Fostering frequently asked questions and myths
Your questions answered
How does fostering affect my tax and/or benefits situation?
There’s a fixed tax exemption of up to £10,000 per year (less if for a shorter period) which is shared equally among any foster carers in the same household. This means you don’t have to pay tax on the first £10,000 income you make from fostering.
On top of the £10,000 exemption, you also get tax relief of between £200-£250 per child for every week (or part week) that a child is in your care. This means you don’t have to pay tax on some of your earnings over £10,000. Read the government advice
Visit the government website to claim benefits while fostering.
Can foster children share a bedroom with other children?
Foster children must have their own bedrooms.The only time foster children are allowed to share a room is if they are same-sex siblings and if the carer is approved for this and has the space.We don't allow foster children to share a room with carers' own children and we would not be able to accept your children sharing with you or someone sleeping in the living room in order to 'free up' a bedroom for a foster child.However, if you are fostering a baby or child less than one year old, they can sometimes share your bedroom.
Do I have to have a childcare qualification?
You don’t need to have any formal qualifications to foster for Bromley, though we do ask that you have some experience of being around children.
All necessary training to support you in becoming a foster carer will be provided as part of your support package.
Will my spouse/partner also need to be assessed?
Yes, if you are living together you will both need to be assessed.
How long does it take to become an approved foster carer?
From the first time you contact us the process takes approximately six months and usually no longer than eight months.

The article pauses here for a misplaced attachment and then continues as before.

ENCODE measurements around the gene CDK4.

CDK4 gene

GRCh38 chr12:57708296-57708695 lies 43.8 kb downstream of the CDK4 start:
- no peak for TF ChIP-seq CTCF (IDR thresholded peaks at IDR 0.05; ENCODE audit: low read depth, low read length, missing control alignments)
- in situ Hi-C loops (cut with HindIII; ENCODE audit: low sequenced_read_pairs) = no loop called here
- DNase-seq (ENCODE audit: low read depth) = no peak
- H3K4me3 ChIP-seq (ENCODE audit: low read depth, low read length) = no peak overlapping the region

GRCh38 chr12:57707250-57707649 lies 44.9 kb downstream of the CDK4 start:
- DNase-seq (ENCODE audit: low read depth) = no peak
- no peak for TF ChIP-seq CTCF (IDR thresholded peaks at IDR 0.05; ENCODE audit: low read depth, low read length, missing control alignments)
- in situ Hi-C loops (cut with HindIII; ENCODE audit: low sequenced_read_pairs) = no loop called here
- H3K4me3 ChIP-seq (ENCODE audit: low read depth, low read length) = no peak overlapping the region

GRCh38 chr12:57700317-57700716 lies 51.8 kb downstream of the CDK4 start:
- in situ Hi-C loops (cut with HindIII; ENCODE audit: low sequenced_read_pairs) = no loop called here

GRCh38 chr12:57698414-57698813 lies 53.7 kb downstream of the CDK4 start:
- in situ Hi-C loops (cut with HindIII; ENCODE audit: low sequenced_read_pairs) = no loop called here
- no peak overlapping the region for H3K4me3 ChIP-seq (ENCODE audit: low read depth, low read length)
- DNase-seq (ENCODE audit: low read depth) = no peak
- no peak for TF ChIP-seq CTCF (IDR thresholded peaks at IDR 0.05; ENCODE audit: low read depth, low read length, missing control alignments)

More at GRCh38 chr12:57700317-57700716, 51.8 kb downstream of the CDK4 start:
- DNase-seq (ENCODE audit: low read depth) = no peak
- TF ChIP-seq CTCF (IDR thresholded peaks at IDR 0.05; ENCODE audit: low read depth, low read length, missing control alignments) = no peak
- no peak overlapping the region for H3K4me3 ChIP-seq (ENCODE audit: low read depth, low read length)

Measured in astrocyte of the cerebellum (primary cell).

Can I foster if I am a smoker?
Because of the effects of passive smoking we expect that a smoke-free environment will be provided for foster children.Those under 6 and those with breathing difficulties or health-related issues will not be placed with smokers. If friends and family carers who are smokers apply to look after the child of a relative or friend, we will have to balance the additional health risks to the child against the benefits of the placement. We would encourage and help all people who want to foster to give up smoking, not just for the impact on the child’s health but also for the model presented to children and the known impact of smoking.
Foster Carers Handbook
The handbook reflects policies, procedure and guidance for the fostering service which cover many common situations faced by foster carers on a day to day basis.
It has been written in an accessible way to help you understand the sort of things that your fostering service requires of you.It has been designed for new and existing foster carers and deals with the day to day practicalities you may face. Foster Carers Handbook.
Complete our contact form to discover all there is to know about becoming a foster parent. We’ll give you a call, when’s it’s convenient for you, answer your questions, and go from there. Or if you’re free now, why not give us a call We look forward to hearing from you.